How to Cut a Mortise by Hand (Chisel)?

Learning how to cut a mortise using nothing but simple hand tools is easier than you might think. It’s also a hell of a lot cheaper than using routers or other power tools, and in my own experience, it’s actually highly satisfying.

While it might seem intimidating at first, cutting a mortise by hand is totally doable with just a chisel, mallet, and a few marking tools.

If you’re cutting a mortise by hand for the first time, then I’d suggest practicing on a piece of scrap wood before moving on to the real thing. It will probably take a couple of tries until you get the technique down pat, so it makes sense to sharpen your skill on something that can be tossed away if you screw up.

I’ll break down how to cut a mortise by hand using a chisel, and show the entire process in step-by-step detail.

Tools & Materials

  • Bevel edge chisel(s)
  • Mallet
  • Pencil
  • Carpenter’s square / Speed square / Mortise gauge
  • Clamps or vice

How to Cut a Mortise by Hand – Guide

Cutting a mortise by hand is a skill that will come in handy with all kinds of DIY and woodworking jobs. Everything from installing door hinges to cutting mortises for door reinforcement locks will be a breeze once you get the hang of this technique.

Step 1: Mark the Mortise

The first step to cutting any mortise is marking it out on your workpiece. There are a variety of specialized tools you can use to accomplish this, including a mortise gauge – but these aren’t necessary for marking a basic mortise.

mortise marking
Mortise marked with waste section clearly outlined.

Use whatever measuring and marking tool you have on hand (I used a speed square) to outline the mortise dimensions. Carefully mark the edges with a pencil, and be sure to clearly mark where the waste portion is.

Step 2: Start Chiseling

Start with a sharp bevel-edged chisel that’s the same width as the mortise you want to create. There are specialized mortise chisels available, but they really don’t do a better job than a simple all-purpose bevel-edged chisel does.

I used the Irwin Tools Marples Construction Chisel, and I find it works really well for this job, as it has a flat metal strike cap on the handle that makes powerful and precise cuts possible.

Line up your chisel with the markings you made in the previous step. You’ll want the first cut to be about 1/8” from the mortise edge with the bevel facing away from the edge.

first cut with chisel
Making the first cut with the chisel.

Hit the chisel with your mallet a couple of times and then move the chisel another 1/8” forward and repeat.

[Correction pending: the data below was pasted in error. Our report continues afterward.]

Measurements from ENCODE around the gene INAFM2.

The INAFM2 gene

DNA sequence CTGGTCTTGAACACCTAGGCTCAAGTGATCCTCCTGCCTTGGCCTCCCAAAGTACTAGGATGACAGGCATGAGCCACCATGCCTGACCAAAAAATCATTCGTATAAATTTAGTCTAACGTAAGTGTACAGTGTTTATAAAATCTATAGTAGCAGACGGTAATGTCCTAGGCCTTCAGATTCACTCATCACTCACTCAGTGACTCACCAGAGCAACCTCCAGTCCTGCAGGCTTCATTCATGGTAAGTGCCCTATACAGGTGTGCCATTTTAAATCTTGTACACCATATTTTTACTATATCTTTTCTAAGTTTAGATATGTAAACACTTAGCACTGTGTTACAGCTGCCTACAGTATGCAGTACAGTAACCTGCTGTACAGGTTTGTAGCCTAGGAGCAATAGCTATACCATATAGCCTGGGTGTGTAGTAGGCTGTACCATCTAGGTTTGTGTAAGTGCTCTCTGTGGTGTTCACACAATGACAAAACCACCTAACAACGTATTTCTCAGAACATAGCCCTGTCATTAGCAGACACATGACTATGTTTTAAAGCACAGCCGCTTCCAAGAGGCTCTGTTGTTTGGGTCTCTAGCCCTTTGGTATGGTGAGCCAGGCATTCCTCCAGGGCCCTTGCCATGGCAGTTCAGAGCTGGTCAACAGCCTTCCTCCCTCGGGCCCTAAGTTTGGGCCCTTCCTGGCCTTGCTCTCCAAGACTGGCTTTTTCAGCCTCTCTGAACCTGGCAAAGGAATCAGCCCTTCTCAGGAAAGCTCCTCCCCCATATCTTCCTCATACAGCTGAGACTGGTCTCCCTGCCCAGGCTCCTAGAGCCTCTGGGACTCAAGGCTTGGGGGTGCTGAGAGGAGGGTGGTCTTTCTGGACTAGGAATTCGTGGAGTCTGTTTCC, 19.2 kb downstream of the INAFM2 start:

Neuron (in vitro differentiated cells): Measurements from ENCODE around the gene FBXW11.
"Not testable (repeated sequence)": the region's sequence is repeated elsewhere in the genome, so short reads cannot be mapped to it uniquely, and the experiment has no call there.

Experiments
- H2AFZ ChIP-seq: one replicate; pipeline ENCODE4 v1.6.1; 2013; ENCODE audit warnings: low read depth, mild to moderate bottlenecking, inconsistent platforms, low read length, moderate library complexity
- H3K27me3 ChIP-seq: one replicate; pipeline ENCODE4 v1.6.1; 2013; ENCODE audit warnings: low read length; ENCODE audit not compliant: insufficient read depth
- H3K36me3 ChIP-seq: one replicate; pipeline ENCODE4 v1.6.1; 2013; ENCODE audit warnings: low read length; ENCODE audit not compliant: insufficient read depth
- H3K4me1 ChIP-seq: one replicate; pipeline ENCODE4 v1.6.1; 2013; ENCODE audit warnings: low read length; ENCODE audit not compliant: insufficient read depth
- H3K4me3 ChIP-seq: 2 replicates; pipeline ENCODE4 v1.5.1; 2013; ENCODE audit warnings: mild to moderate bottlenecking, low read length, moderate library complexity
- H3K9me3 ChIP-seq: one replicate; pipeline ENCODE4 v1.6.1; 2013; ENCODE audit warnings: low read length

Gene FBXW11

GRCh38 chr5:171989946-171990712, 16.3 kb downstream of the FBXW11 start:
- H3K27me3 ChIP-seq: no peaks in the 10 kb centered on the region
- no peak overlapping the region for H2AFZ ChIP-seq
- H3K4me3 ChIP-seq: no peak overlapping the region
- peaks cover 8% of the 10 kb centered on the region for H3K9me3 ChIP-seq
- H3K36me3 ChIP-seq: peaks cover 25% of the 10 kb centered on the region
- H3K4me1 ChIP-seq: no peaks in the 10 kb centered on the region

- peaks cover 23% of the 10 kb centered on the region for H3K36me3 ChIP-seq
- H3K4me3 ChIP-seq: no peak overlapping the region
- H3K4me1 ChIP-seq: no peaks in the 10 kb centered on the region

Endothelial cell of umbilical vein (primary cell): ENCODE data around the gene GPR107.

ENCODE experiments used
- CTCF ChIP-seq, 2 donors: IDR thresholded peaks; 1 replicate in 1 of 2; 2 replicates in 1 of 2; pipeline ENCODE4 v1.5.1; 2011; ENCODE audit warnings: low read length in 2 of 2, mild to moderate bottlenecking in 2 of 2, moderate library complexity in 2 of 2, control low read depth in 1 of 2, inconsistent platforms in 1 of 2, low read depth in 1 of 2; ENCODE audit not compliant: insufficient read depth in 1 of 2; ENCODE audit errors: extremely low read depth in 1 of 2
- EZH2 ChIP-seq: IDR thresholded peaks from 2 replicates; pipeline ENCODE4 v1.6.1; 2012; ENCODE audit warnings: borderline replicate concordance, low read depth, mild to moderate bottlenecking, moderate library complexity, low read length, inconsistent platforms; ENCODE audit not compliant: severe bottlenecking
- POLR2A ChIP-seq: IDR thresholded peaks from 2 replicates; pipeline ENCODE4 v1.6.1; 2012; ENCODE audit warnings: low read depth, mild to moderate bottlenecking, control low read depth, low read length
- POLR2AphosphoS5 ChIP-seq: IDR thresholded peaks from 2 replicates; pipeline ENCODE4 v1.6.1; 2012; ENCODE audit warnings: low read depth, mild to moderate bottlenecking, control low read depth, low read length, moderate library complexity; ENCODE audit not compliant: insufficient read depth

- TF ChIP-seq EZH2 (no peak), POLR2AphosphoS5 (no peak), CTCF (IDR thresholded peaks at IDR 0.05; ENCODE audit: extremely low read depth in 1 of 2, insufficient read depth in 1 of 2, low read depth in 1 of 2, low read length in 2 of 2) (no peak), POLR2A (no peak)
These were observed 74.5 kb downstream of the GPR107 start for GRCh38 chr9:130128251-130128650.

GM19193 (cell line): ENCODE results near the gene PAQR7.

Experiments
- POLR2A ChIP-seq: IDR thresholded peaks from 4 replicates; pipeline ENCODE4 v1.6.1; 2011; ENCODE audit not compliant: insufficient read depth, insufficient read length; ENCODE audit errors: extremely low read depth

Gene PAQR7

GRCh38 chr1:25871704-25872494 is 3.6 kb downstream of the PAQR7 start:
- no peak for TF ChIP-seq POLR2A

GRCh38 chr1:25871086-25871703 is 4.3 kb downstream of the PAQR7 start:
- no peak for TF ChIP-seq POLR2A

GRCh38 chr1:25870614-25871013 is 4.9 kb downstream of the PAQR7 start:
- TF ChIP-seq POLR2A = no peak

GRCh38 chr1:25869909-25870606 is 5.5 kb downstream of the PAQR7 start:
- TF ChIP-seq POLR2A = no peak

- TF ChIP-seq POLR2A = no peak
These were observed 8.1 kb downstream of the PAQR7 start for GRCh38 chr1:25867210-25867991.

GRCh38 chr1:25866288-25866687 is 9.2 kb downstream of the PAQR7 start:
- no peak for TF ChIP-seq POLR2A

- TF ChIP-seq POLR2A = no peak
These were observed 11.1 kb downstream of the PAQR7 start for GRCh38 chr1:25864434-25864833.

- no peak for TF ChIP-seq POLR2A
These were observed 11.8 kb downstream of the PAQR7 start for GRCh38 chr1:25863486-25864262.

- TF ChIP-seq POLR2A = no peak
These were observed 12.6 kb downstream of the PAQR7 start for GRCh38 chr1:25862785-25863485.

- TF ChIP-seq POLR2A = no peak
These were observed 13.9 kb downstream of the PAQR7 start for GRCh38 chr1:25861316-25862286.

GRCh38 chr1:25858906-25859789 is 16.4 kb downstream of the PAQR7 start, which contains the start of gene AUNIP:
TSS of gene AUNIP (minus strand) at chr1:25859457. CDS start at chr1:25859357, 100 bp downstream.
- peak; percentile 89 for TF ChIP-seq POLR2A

It’s important at the beginning to start with shallow cuts and then progress to deeper ones as you move along the mortise. This will prevent chipping and damage to the edges of your mortise and keep the cut even as you progress.

cutting mortise with chisel
Progressing through the mortise. Gradually increase the depth of cut as you go.

Step 3: Cut the Edge

Continue making cuts until you reach the far end of the mortise. When you’re about an 1/8-inch from the edge, stop and flip your chisel around so the bevel is facing towards you.

lining up the chisel with the mortise edge
Lining up the chisel with the mortise edge.

Then carefully line up the chisel edge with the mark you made in the first step. Strike the chisel with the mallet to create the edge of the mortise.

Step 4: Remove the Waste Material

At this point, you’re left with a messy-looking mortise with plenty of chipped wood left attached to it. Rotate your chisel so it’s close to flush with the workpiece and hammer it to remove these loose chips.

You’ll need to repeat this process several times to get a smooth result. If your mortise needs to be a certain depth, then use a tape measure to check the depth as you go.

If you need to deepen the mortise you can do this fairly easily at this point. Simply strike the end of the chisel with your mallet as you did in the previous steps and repeat until you reach the desired depth.

cleaning up mortise with chisel
Cleaning up mortise the mortise.

One thing to watch out for is any knots in the wood. These will make chiseling more difficult and will require more force than normal wood.

Step 5: Clean up the Mortise

When you’ve achieved your desired depth, you’ll want to clean up the mortise. A smaller-sized chisel is useful for this, as it allows you to really get into the tight spots and remove any chips that are still attached.

A useful way to get a nice smooth finish is by scraping the bottom of the mortise using just the chisel and no hammer. This will essentially shave the wood down instead of making deep cuts into it, so you can get a really smooth flat finish using this technique.

shaving mortise bottom
Shaving the mortise bottom.

To do this effectively, you’ll want to make sure your chisel is nice and sharp.

Denis Gardner

I've loved tinkering and fixing things for as long as I can remember. So, naturally, I gravitated towards DIY and home improvement when I bought my first home. Nowadays you can find me writing about my passions or messing around with my newest tool!

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